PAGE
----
But I think if we really, truly value human beings and we sort of base that valuing on something like our Constitution where we say we’re all created equal, or our religion, where we might say we’re all image- bearers of God—most religions tend to embrace all of humanity—then, we need to get there, because we’re not there. And, there’s a lot of water under the bridge that has made that not true. In the same Constitution that says we’re all created equal, African Americans are counted as three-fifths a person and Native Americans are savages to be conquered and run out.
So, once you get to the point where you can see that things are constructed, once you can see—if we think of a set of Legos—once we can see the different blocks and not just the house or the pirate’s castle, or whatever set of Legos we bought, and we start to take them apart, that needs to be done with care. It’s threatening to people, people can even get scared, but we can take it apart and put it back together more in accord with our values. [Flood: “Right.”] Our Constitution and my religion say people are equal, so let’s put it together in a way that respects that. It’s not that hard to say it: it’s really hard to do it.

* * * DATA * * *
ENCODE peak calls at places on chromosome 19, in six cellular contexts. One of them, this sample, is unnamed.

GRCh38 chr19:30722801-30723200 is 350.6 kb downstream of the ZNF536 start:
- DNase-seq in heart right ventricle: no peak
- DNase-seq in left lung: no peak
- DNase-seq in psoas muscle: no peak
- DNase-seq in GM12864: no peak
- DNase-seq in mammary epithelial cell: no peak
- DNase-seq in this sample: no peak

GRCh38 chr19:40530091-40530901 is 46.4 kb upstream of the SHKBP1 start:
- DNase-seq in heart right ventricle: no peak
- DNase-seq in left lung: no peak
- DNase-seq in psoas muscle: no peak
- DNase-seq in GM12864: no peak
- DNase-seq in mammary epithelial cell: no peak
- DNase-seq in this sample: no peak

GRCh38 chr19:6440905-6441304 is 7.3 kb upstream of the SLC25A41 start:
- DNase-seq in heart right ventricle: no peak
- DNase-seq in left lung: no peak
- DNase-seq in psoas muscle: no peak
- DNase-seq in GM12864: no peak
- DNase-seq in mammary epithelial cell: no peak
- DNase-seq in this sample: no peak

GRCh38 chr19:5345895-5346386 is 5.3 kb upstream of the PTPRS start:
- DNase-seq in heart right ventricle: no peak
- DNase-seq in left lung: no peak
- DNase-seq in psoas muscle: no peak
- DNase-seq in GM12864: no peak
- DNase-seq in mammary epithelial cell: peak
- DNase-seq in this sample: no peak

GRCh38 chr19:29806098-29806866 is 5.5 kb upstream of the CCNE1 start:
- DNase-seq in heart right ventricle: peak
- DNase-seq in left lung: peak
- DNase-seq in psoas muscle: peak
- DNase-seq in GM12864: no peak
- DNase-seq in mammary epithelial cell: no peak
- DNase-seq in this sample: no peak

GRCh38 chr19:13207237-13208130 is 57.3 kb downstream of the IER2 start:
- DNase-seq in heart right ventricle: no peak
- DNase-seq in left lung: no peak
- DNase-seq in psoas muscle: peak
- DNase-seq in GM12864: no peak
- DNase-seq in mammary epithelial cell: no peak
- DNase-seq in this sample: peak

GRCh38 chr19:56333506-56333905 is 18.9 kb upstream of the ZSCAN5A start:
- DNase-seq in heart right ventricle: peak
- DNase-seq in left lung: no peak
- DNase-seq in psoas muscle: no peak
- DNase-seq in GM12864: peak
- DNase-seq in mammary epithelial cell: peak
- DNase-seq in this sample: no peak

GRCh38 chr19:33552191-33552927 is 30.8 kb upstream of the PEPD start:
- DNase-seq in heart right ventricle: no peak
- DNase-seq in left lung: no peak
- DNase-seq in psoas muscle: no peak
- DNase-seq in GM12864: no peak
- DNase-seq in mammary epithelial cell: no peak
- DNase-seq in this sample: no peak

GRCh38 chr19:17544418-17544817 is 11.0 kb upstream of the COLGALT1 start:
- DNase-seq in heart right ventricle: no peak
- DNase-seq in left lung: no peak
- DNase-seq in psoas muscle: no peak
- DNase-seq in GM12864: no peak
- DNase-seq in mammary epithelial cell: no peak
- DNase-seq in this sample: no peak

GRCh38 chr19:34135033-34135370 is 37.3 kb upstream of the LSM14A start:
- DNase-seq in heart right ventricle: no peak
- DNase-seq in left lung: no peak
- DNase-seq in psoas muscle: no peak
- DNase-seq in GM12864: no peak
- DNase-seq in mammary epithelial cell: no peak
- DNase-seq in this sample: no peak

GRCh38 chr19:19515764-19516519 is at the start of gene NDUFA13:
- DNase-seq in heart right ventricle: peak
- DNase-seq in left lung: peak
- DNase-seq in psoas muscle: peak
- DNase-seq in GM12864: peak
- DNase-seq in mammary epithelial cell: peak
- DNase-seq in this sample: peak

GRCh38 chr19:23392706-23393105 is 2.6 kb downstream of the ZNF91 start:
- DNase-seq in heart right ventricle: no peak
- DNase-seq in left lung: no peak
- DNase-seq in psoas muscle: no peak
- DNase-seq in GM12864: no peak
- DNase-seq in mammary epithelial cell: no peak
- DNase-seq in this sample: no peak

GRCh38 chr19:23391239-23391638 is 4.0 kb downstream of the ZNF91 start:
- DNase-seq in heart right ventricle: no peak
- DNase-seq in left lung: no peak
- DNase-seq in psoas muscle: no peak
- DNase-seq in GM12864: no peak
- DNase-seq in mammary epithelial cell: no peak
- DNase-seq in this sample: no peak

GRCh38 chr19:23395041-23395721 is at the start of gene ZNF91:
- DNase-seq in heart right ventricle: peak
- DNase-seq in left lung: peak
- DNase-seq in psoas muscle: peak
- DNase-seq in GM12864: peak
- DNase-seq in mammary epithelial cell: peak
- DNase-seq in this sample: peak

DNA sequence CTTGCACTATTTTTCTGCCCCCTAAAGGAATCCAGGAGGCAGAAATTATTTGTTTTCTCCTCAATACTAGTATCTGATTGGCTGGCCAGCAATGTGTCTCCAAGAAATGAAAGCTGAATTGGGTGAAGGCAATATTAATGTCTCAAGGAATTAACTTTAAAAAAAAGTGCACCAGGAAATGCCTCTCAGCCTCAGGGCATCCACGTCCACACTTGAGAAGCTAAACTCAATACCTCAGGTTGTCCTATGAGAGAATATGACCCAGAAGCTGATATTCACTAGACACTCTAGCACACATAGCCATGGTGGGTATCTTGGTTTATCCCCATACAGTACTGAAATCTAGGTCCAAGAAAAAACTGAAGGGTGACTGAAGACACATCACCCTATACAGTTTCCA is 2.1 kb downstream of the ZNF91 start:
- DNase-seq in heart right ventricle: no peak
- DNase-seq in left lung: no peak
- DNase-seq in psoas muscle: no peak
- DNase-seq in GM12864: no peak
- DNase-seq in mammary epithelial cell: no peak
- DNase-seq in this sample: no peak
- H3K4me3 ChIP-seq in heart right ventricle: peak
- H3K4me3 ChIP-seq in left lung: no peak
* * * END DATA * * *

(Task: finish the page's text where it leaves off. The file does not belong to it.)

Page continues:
Revisioning and Reinventing Masculinity
Flood: I think that there’s a lot of anxiety going on for men now. My personal opinion is they don’t recognize that they’re anxious. It’s more about, Michael Kimmel talks about…an aggrieved entitlement. As we begin to try to do this deconstruction, some people are feeling quite anxious and threatened by that because they feel that we’re tearing apart the proper order or the proper hierarchy.